Hi! I know alot of people try and learn C++ by themselves,and I am just interested to know how many people here have managed to become good by learning themselves. Also would be interesting to know the general perception of self-taught programmers by profesionals is?

Just for the record I was taught a bit of C and am now trying to teach myself C++, i'm not aiming to become professional but I know some people who do. Personally I struggle with a lot of the more technical/subtle details and I can see this being a common problem for people teaching themselves unless they are really clever.

9 Years
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Last Post by William Hemsworth

Well, I would like to say i've become a fairly good programmer and im fully self-taught, but the really trick to it is READING!, you will want to buy yourself a decent C++ book if you want to learn anything fast. You also have to be willing to practice, and not to give up the second you get a problem, and if you get really stuck, you can post the problem here :)

Hope this helps.


>I am just interested to know how many people here
>have managed to become good by learning themselves.
I'm largely self-taught. You can decide for yourself if I meet your definition good or not.

>Also would be interesting to know the general perception
>of self-taught programmers by profesionals is?
The best programmers I've met (professional or otherwise) were all self-taught.

>Personally I struggle with a lot of the more technical/subtle details
Everyone struggles with that, especially if the details can't be compared to existing knowledge.

>but the really trick to it is READING!
Read everything you can get your hands on. Books, blogs, forums, code, everything. But more important than reading is practicing and experimenting. Sometimes there's simply no good documentation for what you want to learn and you have to dig into the guts to figure it out. That's how the really good programmers got good. As I lovingly call it, the "Figure it out your damn self!" teaching method.

Votes + Comments
I figured you were self-taught =P

I joined Daniweb about 3 months ago, and during that time I started self-learning C++.

Amazingly, a lot of knowledge of Java migrated to my understanding of C++ and vice-versa! By understanding pointers and references as well as learning the Object Model of C++, I started to better understand Java!

Some advice? Don't reinvent the wheel! Use vectors (or safe/auto_ptr) instead of raw pointers if performance isn't an issue.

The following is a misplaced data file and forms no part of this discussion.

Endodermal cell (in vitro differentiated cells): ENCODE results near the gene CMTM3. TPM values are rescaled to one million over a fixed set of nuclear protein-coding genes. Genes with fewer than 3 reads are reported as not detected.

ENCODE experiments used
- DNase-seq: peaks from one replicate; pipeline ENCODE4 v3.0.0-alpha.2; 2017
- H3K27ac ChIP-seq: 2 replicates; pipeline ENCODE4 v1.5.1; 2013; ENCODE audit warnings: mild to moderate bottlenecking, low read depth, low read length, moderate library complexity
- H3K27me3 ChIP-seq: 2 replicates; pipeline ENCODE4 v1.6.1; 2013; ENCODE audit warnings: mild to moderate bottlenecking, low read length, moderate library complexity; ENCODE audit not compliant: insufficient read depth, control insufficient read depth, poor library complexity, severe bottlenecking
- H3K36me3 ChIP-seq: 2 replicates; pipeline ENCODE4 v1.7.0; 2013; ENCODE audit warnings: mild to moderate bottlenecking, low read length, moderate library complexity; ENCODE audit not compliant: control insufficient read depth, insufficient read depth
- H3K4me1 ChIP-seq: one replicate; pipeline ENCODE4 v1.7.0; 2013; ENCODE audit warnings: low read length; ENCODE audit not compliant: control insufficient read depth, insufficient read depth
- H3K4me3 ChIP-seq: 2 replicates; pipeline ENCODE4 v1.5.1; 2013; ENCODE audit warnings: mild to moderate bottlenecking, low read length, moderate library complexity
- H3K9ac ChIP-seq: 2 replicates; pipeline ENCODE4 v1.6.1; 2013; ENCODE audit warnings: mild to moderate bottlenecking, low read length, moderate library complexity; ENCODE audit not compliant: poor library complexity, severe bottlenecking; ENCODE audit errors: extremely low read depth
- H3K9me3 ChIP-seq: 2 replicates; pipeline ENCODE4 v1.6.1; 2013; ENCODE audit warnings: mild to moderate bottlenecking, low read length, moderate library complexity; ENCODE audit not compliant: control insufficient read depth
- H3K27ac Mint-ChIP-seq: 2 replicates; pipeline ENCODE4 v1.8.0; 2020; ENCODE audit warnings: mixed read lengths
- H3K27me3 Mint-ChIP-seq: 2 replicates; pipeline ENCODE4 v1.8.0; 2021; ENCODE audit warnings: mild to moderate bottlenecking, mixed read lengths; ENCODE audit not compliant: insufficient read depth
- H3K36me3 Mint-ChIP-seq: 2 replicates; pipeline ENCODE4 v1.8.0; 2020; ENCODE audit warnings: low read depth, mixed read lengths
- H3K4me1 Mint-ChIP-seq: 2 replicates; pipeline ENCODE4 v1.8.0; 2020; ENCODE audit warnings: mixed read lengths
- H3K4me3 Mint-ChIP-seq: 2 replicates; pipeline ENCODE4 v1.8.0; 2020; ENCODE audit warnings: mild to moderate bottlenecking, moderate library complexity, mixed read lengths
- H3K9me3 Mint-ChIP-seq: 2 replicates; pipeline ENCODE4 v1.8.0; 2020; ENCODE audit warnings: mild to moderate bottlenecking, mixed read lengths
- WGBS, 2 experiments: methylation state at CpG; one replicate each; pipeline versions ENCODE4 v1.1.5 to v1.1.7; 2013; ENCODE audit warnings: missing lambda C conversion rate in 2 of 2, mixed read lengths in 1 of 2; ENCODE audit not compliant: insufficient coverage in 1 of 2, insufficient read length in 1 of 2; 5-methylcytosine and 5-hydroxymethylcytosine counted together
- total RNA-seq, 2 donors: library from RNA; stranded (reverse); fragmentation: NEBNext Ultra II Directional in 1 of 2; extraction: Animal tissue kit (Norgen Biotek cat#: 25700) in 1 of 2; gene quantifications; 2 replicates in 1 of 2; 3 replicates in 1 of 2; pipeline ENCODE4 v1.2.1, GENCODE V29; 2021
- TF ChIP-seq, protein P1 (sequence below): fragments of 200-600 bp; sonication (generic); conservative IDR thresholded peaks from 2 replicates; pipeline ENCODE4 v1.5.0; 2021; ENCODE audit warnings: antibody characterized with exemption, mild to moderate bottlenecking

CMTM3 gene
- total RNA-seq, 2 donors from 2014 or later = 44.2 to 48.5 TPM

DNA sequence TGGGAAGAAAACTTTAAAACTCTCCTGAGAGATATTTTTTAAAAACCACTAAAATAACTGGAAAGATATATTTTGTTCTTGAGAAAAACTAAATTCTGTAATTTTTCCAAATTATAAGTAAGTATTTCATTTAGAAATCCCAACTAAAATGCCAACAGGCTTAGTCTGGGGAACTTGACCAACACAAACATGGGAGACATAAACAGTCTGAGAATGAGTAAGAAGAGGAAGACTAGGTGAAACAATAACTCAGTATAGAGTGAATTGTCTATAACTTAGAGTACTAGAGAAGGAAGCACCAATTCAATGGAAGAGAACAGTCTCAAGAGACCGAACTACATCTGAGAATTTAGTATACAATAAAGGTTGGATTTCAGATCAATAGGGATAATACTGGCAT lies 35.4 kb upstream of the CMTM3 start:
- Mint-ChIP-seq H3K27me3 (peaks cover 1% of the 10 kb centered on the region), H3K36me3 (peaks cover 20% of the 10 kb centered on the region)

Also, a few books you might want to pick up if you want to make effective programs--

Suggested list (in order)--

-The C++ Primer (by Stanley B Lippman)
-(Any book, or reference that goes over standard STL)
-Effective/More Effective C++ (By Scott Meyers)
-Exceptional/More Exceptional C++ (By Herb Sutter)
-Effective STL (By Scott Meyers)
-(Any book that thoroughly goes over Data Structures and Algorithms in C++)
-C++ Templates (the first 2 chapters) (By David Vandevoorde and Nicolai M. Josuttis) [optional]
-The C++ Programming Language (By Bjarne Stroustrup)
-C++ Templates (the last 2 chapters) [optional]
-Inside the C++ Object Model (By Stanley B Lippman) [optional]
-(Any book/reference that goes over Boost)

-- if you go over those books, in that order, and also make effective practice of rules and guidelines from each book and have a solid understanding of the material presented in each, you can tackle most obstacles presented to you via C++

But of course this might be a long, repetitive and tedious process. Pick up a fun book to use too, like one that deals with Game Programming, TCP/IP, Databases, Device-Drivers, Multi-threading, Algorithms, etc =)

I'd like to finally read through The C++ Programming Language (By Bjarne Stroustrup), but I have been warned that it isn't a book to simply read to learn... it's a reference, which is why I placed it so far down the list @_@

The concept in C++ Templates isn't completely portable across different languages (like C# and Java) so I placed that book near the bottom as well.

The C++ Object Model is very good to know to gain a solid understanding of how Classes work in C++, but it isn't absolutely necessary. It will help you avoid making ill-behaved programs that use a mixture of C and C++.

I haven't completed this list myself, but I intend to. After reading some of the books myself, I realized that either I didn't read them thoroughly enough to move onto other books or I didn't practice enough to understand material presented in other books.

As you read, make sure to make effective practice of what you learn and you'll be perfectly fine =)

If you're trying to learn C++ for a College class in C++, the C++ Primer by itself should be enough for the first 2 quarters (questionable depending on the material covered in the class, but it should be sufficient). The other books serve the purpose of coding refinement and good practices, questions to make you think about solutions, more good practices, more knowledge about particular features in C++ and the capabilities, reference material, and just damn good coding by the above-mentioned authors.


>Don't reinvent the wheel! Use vectors (or safe/auto_ptr) instead of raw pointers if performance isn't an issue.

Unless of course your practicing how to use pointers and arrays, sometimes its better to do things the hard way, and once you know them, take the easier method :)

Votes + Comments
Yeah! =)
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